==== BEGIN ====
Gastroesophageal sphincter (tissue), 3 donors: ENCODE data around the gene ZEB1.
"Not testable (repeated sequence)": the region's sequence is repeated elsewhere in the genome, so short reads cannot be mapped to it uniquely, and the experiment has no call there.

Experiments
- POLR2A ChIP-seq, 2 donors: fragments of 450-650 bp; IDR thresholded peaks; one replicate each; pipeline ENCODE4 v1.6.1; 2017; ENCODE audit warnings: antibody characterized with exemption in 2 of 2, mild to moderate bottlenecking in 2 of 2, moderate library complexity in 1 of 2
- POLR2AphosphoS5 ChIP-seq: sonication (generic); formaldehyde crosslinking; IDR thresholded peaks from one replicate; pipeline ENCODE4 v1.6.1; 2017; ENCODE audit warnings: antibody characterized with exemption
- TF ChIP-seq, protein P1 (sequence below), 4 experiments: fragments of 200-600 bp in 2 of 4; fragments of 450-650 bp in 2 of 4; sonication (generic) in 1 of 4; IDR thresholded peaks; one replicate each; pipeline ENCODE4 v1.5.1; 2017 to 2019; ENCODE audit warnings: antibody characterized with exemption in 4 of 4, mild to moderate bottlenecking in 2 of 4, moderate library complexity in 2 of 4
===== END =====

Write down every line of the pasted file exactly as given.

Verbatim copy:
Gastroesophageal sphincter (tissue), 3 donors: ENCODE data around the gene ZEB1.
"Not testable (repeated sequence)": the region's sequence is repeated elsewhere in the genome, so short reads cannot be mapped to it uniquely, and the experiment has no call there.

Experiments
- POLR2A ChIP-seq, 2 donors: fragments of 450-650 bp; IDR thresholded peaks; one replicate each; pipeline ENCODE4 v1.6.1; 2017; ENCODE audit warnings: antibody characterized with exemption in 2 of 2, mild to moderate bottlenecking in 2 of 2, moderate library complexity in 1 of 2
- POLR2AphosphoS5 ChIP-seq: sonication (generic); formaldehyde crosslinking; IDR thresholded peaks from one replicate; pipeline ENCODE4 v1.6.1; 2017; ENCODE audit warnings: antibody characterized with exemption
- TF ChIP-seq, protein P1 (sequence below), 4 experiments: fragments of 200-600 bp in 2 of 4; fragments of 450-650 bp in 2 of 4; sonication (generic) in 1 of 4; IDR thresholded peaks; one replicate each; pipeline ENCODE4 v1.5.1; 2017 to 2019; ENCODE audit warnings: antibody characterized with exemption in 4 of 4, mild to moderate bottlenecking in 2 of 4, moderate library complexity in 2 of 4